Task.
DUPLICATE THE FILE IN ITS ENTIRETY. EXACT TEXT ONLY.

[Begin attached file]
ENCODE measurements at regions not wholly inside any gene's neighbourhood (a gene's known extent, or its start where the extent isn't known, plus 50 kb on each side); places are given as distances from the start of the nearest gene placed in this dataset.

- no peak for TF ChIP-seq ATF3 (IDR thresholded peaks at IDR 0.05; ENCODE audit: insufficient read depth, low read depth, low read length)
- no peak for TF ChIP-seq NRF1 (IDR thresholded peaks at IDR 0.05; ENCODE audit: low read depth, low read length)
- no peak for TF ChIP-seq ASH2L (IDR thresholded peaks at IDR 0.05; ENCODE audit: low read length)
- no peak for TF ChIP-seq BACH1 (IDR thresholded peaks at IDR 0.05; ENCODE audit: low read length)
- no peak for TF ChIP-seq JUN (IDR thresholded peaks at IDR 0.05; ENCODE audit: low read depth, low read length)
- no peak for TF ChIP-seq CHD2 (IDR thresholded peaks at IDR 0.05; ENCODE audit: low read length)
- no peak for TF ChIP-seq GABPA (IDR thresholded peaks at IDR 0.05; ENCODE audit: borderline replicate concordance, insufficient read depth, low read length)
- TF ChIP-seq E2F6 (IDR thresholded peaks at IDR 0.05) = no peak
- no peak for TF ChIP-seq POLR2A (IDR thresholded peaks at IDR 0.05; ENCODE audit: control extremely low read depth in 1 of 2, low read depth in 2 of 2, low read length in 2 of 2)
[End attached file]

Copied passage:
ENCODE measurements at regions not wholly inside any gene's neighbourhood (a gene's known extent, or its start where the extent isn't known, plus 50 kb on each side); places are given as distances from the start of the nearest gene placed in this dataset.

- no peak for TF ChIP-seq ATF3 (IDR thresholded peaks at IDR 0.05; ENCODE audit: insufficient read depth, low read depth, low read length)
- no peak for TF ChIP-seq NRF1 (IDR thresholded peaks at IDR 0.05; ENCODE audit: low read depth, low read length)
- no peak for TF ChIP-seq ASH2L (IDR thresholded peaks at IDR 0.05; ENCODE audit: low read length)
- no peak for TF ChIP-seq BACH1 (IDR thresholded peaks at IDR 0.05; ENCODE audit: low read length)
- no peak for TF ChIP-seq JUN (IDR thresholded peaks at IDR 0.05; ENCODE audit: low read depth, low read length)
- no peak for TF ChIP-seq CHD2 (IDR thresholded peaks at IDR 0.05; ENCODE audit: low read length)
- no peak for TF ChIP-seq GABPA (IDR thresholded peaks at IDR 0.05; ENCODE audit: borderline replicate concordance, insufficient read depth, low read length)
- TF ChIP-seq E2F6 (IDR thresholded peaks at IDR 0.05) = no peak
- no peak for TF ChIP-seq POLR2A (IDR thresholded peaks at IDR 0.05; ENCODE audit: control extremely low read depth in 1 of 2, low read depth in 2 of 2, low read length in 2 of 2)